Today’s Around the Network also incorporates a Blogger Recognition Award that AK from Everything is Bad for You kindly nominated me for recently. For the uninitiated, this is an opportunity to engage with the broader online writing community, offer some advice and share some thoughts.

So let’s get started with that — followed, of course, by what you might have missed this week — after the jump!

Continue reading Around the Network (and Blogger Recognition Award!)

Atari A to Z Flashback: Missile Command

It’s time for another one of those games that shows up on Atari Flashback Classics several times! This time around, it’s Missile Command putting in its second appearance.

The 2600 version of Missile Command is actually a really solid port of the game, albeit lacking some of the features like the satellites and planes. Most importantly, though, it plays well, looks authentic and is monstrously addictive.

Check it out in the video below, and don’t forget to subscribe on YouTube for more!

Atari A to Z

The Music of Atelier, Vol. 6: Atelier Rorona – The Alchemist of Arland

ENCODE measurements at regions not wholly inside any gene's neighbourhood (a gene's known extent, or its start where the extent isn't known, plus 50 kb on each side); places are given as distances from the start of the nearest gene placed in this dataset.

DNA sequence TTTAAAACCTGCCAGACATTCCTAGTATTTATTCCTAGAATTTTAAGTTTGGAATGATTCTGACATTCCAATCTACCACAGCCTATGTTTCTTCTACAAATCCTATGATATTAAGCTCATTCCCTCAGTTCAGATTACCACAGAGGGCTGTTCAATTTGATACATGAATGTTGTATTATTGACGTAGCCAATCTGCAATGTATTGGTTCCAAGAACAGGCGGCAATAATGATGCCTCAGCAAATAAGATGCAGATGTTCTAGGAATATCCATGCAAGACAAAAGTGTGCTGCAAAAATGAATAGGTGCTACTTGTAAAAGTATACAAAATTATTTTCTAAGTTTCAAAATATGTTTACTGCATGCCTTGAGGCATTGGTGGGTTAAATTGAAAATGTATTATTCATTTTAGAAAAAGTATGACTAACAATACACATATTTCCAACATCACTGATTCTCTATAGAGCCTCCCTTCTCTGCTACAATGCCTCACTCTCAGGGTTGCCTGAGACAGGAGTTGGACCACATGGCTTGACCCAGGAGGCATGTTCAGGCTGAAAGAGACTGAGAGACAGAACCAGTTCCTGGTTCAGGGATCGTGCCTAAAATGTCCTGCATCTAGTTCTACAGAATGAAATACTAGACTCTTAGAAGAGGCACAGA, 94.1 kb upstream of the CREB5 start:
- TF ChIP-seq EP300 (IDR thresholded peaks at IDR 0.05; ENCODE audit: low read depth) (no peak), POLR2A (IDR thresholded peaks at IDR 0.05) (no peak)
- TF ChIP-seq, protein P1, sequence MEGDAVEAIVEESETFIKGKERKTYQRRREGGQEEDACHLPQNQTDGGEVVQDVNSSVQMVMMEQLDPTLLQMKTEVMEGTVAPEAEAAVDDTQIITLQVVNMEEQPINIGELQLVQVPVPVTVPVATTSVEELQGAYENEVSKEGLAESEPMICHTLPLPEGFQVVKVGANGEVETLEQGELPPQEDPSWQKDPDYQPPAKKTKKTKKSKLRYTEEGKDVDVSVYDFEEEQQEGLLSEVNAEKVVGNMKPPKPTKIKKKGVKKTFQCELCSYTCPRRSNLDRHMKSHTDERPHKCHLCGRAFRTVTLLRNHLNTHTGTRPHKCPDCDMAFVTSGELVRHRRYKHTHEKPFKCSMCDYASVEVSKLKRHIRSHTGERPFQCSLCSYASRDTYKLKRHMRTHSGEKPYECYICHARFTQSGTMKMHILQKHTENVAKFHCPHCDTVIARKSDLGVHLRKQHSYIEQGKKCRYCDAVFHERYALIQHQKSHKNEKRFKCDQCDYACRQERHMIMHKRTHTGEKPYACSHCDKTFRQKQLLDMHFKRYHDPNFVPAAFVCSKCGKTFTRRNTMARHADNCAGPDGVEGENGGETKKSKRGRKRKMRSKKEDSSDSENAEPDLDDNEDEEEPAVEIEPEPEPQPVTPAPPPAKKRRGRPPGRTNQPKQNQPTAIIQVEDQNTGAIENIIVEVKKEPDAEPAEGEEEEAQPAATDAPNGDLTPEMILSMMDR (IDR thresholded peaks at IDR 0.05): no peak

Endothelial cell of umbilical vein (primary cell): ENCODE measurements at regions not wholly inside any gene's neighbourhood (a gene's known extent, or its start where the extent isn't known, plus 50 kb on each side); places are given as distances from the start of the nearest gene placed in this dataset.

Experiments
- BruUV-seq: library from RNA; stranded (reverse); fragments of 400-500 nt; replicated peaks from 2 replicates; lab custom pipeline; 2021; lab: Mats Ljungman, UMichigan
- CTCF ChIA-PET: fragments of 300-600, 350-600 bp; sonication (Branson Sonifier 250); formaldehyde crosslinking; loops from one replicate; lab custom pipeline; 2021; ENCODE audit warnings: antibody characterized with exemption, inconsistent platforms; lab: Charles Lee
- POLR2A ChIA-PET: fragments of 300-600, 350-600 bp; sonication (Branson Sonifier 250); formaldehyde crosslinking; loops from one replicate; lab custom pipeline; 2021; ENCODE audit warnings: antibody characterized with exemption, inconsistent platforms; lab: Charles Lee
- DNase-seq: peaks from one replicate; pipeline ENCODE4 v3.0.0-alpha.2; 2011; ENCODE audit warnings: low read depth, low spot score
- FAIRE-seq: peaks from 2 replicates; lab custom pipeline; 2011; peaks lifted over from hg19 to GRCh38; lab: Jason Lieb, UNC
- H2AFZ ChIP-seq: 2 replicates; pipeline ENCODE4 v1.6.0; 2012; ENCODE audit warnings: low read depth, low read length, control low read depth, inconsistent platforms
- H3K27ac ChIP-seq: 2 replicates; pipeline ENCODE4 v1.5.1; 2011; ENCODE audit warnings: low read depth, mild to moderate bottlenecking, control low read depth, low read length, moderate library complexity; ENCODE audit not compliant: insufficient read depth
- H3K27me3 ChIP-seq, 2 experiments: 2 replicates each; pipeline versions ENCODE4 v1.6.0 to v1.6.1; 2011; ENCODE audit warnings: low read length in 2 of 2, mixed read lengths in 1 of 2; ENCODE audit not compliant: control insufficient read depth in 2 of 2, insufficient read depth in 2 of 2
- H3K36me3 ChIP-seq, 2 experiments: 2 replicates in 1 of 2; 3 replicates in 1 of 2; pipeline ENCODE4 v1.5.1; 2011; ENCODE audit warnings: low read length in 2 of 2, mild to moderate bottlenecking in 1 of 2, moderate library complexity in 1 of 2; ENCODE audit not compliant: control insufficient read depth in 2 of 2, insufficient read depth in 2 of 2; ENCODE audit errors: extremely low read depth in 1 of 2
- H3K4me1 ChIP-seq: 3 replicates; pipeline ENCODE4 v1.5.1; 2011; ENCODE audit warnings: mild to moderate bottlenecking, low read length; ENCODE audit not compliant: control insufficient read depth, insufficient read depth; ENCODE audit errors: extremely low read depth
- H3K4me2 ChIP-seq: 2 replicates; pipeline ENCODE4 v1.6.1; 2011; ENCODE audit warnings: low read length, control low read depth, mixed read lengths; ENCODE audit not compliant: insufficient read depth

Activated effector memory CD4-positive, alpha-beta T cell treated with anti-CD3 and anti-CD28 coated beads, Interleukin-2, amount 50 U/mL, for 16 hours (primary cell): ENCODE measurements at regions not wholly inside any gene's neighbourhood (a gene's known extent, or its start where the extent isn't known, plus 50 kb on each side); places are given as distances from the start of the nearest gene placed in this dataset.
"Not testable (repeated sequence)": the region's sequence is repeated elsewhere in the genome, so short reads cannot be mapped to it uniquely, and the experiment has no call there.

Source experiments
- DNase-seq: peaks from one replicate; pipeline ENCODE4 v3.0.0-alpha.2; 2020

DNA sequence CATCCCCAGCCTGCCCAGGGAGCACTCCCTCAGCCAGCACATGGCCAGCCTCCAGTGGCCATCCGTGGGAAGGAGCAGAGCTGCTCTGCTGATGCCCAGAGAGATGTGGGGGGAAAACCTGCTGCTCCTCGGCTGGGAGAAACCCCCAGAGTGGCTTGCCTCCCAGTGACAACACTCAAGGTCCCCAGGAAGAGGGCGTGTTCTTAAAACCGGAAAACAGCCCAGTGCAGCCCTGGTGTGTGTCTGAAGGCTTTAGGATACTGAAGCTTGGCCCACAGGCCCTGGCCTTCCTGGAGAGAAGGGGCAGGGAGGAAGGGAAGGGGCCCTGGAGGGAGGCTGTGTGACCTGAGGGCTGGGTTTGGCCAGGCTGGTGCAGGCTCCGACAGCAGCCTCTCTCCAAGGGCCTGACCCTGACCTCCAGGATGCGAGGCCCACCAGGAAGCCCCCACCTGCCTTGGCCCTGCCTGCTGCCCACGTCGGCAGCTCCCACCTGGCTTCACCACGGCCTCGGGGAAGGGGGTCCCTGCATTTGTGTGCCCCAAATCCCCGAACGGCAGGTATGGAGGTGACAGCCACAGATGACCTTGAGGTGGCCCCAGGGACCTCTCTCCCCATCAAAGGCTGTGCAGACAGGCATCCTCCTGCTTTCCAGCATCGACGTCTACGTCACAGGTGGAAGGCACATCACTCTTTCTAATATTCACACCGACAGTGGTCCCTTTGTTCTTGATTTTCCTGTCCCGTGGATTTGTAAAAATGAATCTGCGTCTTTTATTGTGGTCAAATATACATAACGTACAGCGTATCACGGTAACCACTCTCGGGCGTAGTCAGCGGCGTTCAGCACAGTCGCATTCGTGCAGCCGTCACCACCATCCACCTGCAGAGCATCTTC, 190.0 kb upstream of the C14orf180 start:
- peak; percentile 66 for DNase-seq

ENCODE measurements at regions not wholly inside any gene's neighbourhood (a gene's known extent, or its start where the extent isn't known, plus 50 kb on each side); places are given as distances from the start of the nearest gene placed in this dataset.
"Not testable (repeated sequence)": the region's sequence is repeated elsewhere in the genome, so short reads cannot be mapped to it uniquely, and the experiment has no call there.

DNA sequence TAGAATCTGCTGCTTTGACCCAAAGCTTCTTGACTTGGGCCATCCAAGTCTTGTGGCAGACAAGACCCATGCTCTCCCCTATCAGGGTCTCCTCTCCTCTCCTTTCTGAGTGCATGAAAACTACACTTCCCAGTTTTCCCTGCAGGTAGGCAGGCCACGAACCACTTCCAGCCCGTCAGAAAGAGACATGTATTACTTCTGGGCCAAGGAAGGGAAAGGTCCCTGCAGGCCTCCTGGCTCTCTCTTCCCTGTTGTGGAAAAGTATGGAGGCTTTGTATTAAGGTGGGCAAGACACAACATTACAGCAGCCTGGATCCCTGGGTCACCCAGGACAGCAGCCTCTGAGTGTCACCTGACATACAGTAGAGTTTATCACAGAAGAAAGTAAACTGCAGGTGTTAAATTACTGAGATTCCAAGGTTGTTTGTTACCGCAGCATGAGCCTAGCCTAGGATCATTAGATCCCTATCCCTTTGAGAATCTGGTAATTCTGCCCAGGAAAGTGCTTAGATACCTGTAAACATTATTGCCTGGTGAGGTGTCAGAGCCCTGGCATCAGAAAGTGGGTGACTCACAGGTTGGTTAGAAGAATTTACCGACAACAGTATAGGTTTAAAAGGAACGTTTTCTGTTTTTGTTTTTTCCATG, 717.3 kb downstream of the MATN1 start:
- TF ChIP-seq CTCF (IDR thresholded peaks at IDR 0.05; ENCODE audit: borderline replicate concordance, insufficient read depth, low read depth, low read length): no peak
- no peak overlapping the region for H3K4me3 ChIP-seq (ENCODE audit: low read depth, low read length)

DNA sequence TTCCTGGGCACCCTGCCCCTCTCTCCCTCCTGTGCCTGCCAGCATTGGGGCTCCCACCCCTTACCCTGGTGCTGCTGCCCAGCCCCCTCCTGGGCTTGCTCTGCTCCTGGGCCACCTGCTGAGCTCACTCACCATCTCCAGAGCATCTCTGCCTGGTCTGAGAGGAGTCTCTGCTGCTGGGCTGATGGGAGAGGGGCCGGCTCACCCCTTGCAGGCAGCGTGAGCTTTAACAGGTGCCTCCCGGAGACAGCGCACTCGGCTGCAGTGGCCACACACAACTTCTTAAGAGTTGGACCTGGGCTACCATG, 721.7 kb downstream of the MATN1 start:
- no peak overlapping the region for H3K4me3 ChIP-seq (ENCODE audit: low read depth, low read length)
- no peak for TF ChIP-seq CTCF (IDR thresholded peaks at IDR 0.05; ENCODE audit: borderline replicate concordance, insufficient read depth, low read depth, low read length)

cropped-atelier-megafeature-header-1.pngThis post is one chapter of a MegaFeature!
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While the move to the PlayStation 3 marked significant changes in both gameplay and visual presentation for the Atelier series, one area in which it remained comfortably consistent was the musical accompaniment to the action.

Atelier Rorona: The Alchemist of Arland once again saw Ken Nakagawa in charge of the majority of the soundtrack, with some guest vocalists on a number of tracks. This time around, Nakagawa stepped back a little from the howling guitars and thrashing beats of Mana Khemia 2: Fall of Alchemy in favour of something a little closer to what we heard in Atelier Iris 3: Grand Phantasm and Mana Khemia: Alchemists of Al-Revis.

It’s definitely got that distinctive “Atelier sound” about it, thanks to Nakagawa’s love of traditional instrumentation and composition using an electronic wind instrument, but Atelier Rorona’s soundtrack also has a few elements that make it stand out as its own, immediately recognisable thing, too. So crank up that volume and let’s have a listen to some select tracks!

Continue reading The Music of Atelier, Vol. 6: Atelier Rorona – The Alchemist of Arland